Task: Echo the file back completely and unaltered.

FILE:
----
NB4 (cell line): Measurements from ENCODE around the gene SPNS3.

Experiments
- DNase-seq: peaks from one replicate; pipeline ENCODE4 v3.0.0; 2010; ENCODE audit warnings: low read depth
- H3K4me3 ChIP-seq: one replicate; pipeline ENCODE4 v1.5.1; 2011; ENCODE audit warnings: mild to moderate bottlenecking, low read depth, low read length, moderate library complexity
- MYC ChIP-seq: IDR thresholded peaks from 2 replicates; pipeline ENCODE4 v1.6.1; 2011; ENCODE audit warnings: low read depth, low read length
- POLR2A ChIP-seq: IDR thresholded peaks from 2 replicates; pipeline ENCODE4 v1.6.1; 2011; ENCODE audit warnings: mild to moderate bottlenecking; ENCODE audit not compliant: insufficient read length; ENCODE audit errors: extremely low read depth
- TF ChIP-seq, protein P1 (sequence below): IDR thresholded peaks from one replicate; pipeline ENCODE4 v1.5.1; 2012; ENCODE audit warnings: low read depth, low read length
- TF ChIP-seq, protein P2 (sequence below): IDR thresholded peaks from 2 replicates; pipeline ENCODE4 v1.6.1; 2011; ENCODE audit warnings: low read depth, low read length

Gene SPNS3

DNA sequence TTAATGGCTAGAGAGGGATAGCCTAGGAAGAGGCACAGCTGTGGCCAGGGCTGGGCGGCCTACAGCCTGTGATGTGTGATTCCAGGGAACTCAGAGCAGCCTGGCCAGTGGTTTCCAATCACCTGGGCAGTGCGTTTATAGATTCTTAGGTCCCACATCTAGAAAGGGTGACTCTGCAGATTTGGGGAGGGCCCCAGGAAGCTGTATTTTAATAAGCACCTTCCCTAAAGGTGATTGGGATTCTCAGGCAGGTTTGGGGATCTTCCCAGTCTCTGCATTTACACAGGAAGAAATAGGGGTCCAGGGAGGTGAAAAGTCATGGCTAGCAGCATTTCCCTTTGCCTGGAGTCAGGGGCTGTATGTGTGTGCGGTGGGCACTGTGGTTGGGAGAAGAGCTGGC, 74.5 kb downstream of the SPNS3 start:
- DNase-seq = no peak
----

NB4 (cell line): Measurements from ENCODE around the gene SPNS3.

Experiments
- DNase-seq: peaks from one replicate; pipeline ENCODE4 v3.0.0; 2010; ENCODE audit warnings: low read depth
- H3K4me3 ChIP-seq: one replicate; pipeline ENCODE4 v1.5.1; 2011; ENCODE audit warnings: mild to moderate bottlenecking, low read depth, low read length, moderate library complexity
- MYC ChIP-seq: IDR thresholded peaks from 2 replicates; pipeline ENCODE4 v1.6.1; 2011; ENCODE audit warnings: low read depth, low read length
- POLR2A ChIP-seq: IDR thresholded peaks from 2 replicates; pipeline ENCODE4 v1.6.1; 2011; ENCODE audit warnings: mild to moderate bottlenecking; ENCODE audit not compliant: insufficient read length; ENCODE audit errors: extremely low read depth
- TF ChIP-seq, protein P1 (sequence below): IDR thresholded peaks from one replicate; pipeline ENCODE4 v1.5.1; 2012; ENCODE audit warnings: low read depth, low read length
- TF ChIP-seq, protein P2 (sequence below): IDR thresholded peaks from 2 replicates; pipeline ENCODE4 v1.6.1; 2011; ENCODE audit warnings: low read depth, low read length

Gene SPNS3

DNA sequence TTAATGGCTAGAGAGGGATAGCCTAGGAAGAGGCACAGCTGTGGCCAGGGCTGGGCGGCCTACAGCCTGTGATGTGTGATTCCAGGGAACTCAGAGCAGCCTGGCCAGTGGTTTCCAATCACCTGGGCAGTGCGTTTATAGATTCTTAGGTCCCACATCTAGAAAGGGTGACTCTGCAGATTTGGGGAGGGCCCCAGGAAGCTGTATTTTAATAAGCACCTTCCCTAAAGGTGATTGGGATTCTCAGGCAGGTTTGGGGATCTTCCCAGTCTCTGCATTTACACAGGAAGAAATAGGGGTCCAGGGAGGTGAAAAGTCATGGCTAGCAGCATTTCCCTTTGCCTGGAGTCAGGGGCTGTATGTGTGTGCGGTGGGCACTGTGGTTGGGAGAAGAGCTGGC, 74.5 kb downstream of the SPNS3 start:
- DNase-seq = no peak